The DICT Development Group

Search for:
Search type:

Database copyright information
Server information

1 definition found
 for uuencode
From The Free On-line Dictionary of Computing (30 December 2018) :

      (Unix-to-Unix encode) A Unix program for
     encoding binary data as ASCII.  Uuencode was originally
     used with uucp to transfer binary files over serial lines
     which did not preserve the top bit of characters, but is now
     used for sending binary files by e-mail and posting to
     Usenet newsgroups etc.  The program uudecode reverses the
     effect of uuencode, recreating the original binary file
     Uuencoded data starts with a line of the form
     where  is the files read/write/execute permissions as
     three octal digits and  is the name to be used when
     recreating the binary data.
     Uuencode repeatedly takes in a group of three bytes, adding
     trailing zeros if there are less than three bytes left.  These
     24 bits are split into four groups of six which are treated as
     numbers between 0 and 63.  Decimal 32 is added to each number
     and they are output as ASCII characters from 32 (space) to
     32+63 = 95 (underscore).  Each group of sixty output
     characters (corresponding to 45 input bytes) is output as a
     separate line preceded by an 'M' (ASCII code 77 = 32+45).  At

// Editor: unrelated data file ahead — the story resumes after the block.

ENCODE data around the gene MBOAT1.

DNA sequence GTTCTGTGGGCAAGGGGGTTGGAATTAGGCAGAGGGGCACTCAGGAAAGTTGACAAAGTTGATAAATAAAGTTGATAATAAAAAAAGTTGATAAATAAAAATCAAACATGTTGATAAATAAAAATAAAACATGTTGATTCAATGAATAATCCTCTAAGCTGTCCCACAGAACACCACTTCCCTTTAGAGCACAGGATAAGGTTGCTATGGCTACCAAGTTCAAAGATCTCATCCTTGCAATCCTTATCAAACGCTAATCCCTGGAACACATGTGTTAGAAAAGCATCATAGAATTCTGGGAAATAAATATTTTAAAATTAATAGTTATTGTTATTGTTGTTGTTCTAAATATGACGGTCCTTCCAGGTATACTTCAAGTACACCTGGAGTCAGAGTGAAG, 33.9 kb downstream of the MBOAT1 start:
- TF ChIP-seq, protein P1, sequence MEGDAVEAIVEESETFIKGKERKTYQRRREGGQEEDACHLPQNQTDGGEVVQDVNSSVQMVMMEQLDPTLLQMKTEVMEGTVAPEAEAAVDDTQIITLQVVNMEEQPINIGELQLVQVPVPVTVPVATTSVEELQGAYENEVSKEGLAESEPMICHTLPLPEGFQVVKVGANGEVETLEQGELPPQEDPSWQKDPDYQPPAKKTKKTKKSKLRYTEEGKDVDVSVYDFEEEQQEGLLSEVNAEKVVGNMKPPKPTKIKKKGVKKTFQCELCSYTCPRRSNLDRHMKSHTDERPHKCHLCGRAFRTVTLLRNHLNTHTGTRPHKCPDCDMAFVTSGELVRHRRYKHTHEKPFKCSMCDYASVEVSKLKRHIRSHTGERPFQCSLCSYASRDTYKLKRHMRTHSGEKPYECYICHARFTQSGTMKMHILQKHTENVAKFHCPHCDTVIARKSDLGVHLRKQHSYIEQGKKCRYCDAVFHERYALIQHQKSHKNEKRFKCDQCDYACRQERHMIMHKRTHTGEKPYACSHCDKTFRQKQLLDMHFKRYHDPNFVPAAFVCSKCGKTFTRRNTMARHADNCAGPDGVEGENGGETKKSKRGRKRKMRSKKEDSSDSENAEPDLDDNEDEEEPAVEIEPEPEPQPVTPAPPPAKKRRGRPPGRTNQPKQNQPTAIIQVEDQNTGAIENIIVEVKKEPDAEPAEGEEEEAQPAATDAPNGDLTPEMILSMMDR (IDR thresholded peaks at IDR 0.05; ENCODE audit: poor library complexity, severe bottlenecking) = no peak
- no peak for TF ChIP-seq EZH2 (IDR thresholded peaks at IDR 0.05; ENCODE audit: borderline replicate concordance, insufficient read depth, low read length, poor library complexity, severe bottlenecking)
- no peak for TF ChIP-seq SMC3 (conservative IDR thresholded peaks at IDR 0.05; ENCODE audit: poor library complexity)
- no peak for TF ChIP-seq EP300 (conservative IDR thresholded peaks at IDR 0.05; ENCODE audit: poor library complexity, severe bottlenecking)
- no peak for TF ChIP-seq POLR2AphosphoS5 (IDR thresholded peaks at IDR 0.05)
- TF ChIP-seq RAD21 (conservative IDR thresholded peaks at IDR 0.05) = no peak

the end of the input, if there are N output characters left
     after the last group of sixty and N>0 then they will be
     preceded by the character whose code is 32+N.  Finally, a line
     containing just a single space is output, followed by one
     containing just "end".
     Sometimes each data line has an extra dummy character added to
     avoid problems which mailers that strip trailing spaces.
     These characters are ignored by uudecode.
     Despite using this limited range of characters, there are
     still some problems encountered when uuencoded data passes
     through certain old computers.  The worst offenders are
     computers using non-ASCII character sets such as EBCDIC.
     Base 64 encoding is probably now more commonly used than

Contact=webmaster@dict.org Specification=RFC 2229